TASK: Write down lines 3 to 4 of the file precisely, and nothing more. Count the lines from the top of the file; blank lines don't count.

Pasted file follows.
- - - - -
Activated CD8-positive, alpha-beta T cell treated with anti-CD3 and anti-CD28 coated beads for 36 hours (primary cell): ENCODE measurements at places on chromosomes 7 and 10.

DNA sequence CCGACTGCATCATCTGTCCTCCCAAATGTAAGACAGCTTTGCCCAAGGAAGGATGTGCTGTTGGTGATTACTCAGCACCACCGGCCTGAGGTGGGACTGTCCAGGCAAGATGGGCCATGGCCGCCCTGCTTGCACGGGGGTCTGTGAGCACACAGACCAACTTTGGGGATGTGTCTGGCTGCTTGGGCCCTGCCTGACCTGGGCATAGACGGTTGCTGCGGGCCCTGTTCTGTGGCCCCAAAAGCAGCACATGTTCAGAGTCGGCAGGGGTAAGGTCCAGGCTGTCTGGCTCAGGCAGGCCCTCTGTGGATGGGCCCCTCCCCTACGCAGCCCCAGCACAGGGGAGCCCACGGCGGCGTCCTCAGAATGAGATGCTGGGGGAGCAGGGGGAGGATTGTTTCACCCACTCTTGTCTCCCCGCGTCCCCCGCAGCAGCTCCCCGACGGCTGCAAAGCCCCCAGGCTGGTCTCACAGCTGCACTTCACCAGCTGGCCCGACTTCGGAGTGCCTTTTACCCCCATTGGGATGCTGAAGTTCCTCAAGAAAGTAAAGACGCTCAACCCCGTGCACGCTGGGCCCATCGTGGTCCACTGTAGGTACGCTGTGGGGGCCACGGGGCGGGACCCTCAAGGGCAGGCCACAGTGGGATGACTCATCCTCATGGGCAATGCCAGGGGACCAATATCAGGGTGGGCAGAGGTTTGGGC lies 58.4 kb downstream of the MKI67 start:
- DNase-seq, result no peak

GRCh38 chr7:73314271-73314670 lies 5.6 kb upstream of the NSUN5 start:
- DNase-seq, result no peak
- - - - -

- DNase-seq, result no peak

GRCh38 chr7:73314271-73314670 lies 5.6 kb upstream of the NSUN5 start: